“It looked like a cross between the mystic parlor of a tarot card reader and the offices of a Turkish prince, with a chandelier and purple velvet walls,” Mary recorded in her journal. She and Elsa were led into a room with seven glass jars on a table and told to sniff them, eyes shut, and describe what they smelled. While Mary whiffed Christmas, licorice, and Austria, Elsa experienced jasmine, flowers, and childhood. Their elegant, slightly mysterious host then revealed the names of all the scents but one. “Its name is represented above you!” he told them. Looking up they saw a ceiling painted as a stormy sky, an electric bolt cutting across it. “Lightning!” they exclaimed. He nodded, pleased, and handed over an envelope.
A third photo fragment came with instructions to find the restaurant in the Hôtel Costes, a few steps from Place Vendôme. Waiting was Christopher Dickey, Newsweek’s Paris bureau chief and an espionage enthusiast. The lunch menu to die for included a dish known as the Weeping Tiger and was rounded off with macaroons and fraises du bois. Afterward Chris took them to the magazine’s offices (“He’s very dashing,” the girls agreed), where they learned of their next assignment: an overnight journey to Verona.
Intermission in Verona
From the outset I had decided everyone would meet up partway through the hunt at the Trattoria Giovanni Rana, opposite Verona’s huge Roman amphitheater, where I’d booked seats to La Bohème. Kathy and I checked in to the Due Torri Hotel Baglioni—just far enough from where the operatives would stay—and made our way early to the restaurant so we could watch them arrive. Best of all was Mary and Elsa. Instructions at the hotel had been “to dress up a bit,” and these two had done so to a T. They were sauntering across the piazza when they saw us. I’ve never seen someone’s jaw drop as obviously as Mary’s.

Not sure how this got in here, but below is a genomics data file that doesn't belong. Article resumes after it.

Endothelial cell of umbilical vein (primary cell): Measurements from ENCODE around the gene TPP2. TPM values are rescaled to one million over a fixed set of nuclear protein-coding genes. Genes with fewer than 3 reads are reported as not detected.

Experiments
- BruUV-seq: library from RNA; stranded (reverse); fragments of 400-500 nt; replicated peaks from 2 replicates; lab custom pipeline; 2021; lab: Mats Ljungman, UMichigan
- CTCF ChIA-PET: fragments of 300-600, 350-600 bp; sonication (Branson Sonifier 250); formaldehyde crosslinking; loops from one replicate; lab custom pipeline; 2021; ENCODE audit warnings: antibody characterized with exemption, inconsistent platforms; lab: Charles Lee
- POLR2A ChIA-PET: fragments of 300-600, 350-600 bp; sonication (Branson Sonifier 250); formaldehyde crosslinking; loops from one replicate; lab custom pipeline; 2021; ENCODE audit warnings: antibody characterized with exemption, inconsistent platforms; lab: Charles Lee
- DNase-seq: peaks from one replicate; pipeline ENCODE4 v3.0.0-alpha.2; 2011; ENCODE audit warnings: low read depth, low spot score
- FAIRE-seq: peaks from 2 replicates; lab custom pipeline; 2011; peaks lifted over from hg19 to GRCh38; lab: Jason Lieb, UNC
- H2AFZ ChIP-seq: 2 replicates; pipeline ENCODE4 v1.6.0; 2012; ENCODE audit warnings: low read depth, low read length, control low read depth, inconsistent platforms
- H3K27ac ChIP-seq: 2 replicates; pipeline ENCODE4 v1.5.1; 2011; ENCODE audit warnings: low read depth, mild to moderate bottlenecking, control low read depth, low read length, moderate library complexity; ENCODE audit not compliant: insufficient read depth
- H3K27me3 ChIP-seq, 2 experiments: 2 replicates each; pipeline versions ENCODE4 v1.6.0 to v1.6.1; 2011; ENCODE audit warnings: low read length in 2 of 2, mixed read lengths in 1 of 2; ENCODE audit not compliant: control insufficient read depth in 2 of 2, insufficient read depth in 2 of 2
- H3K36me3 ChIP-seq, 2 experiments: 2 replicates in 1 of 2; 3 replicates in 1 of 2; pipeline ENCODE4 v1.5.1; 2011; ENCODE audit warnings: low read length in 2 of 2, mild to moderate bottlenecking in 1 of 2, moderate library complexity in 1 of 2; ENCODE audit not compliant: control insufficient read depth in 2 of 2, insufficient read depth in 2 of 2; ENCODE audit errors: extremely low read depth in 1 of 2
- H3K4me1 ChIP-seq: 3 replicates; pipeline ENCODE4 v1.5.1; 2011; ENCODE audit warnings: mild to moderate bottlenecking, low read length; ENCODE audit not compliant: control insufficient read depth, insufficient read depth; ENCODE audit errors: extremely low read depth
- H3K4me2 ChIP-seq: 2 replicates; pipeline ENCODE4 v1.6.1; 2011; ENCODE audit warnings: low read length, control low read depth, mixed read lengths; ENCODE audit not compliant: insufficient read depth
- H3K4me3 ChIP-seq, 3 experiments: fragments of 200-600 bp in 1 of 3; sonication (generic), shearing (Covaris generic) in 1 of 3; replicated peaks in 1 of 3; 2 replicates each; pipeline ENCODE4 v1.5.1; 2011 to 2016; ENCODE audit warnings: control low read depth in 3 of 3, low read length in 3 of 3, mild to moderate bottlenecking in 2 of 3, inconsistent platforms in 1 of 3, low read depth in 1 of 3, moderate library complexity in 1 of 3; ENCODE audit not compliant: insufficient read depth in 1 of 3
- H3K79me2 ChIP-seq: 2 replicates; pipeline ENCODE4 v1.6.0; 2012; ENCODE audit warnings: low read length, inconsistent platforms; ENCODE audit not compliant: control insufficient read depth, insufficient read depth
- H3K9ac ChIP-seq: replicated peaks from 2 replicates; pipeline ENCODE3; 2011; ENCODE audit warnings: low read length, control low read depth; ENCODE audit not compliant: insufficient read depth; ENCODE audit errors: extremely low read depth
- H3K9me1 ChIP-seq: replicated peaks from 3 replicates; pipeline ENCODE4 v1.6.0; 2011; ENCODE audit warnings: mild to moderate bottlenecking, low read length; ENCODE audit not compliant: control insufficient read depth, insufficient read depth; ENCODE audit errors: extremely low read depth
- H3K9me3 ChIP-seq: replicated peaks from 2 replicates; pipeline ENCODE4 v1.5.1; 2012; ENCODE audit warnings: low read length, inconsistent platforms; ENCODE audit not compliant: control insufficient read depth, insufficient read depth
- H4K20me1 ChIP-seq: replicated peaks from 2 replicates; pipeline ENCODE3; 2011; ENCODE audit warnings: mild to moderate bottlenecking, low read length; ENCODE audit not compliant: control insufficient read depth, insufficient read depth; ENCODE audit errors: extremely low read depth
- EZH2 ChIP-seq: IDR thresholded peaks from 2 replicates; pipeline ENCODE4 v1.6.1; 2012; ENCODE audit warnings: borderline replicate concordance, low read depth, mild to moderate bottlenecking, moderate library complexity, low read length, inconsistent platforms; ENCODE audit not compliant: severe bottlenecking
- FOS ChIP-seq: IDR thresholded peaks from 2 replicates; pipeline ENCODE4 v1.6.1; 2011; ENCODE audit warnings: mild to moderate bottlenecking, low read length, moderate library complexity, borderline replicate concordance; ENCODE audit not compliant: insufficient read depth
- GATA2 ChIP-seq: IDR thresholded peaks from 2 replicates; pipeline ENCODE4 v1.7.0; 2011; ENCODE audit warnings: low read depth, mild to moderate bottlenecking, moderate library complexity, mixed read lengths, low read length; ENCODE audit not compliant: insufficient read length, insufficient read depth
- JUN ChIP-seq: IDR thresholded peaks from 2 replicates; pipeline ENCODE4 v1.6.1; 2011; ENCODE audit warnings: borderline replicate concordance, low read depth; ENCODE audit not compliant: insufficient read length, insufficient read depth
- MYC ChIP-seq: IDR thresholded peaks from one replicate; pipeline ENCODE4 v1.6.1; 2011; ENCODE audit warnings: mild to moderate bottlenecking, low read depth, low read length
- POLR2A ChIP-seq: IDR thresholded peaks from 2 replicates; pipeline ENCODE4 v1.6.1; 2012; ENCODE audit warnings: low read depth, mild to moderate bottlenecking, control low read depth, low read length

The restaurant proved a major success, while La Bohème was judged “just like Rent.” Afterward one of the boys asked wistfully, “Is that it?” Far from it. The next day Toby and Pavel were sent to Venice, Guy and Tommy to Milan, with both duos flying on to Istanbul by separate routes. Mary and Elsa, meanwhile, went by train to Rome.
A Way with Words
As instructed, the first thing the girls did upon arriving in Rome was find the London Daily Telegraph. Inside, one of three crosswords would provide clues to their next contact (conveniently, a friend’s wife runs the paper’s puzzle pages). Specifically, they were after the solutions to 19 Across and 18 Down. They got a copy easily enough, but the answers, “docile” and “proscribe,” offered little help. Elsa suggested desperately that the wolf that suckled Romulus and Remus must have been a little docile, so perhaps they should go to its statue, or maybe to Via della Lupa.…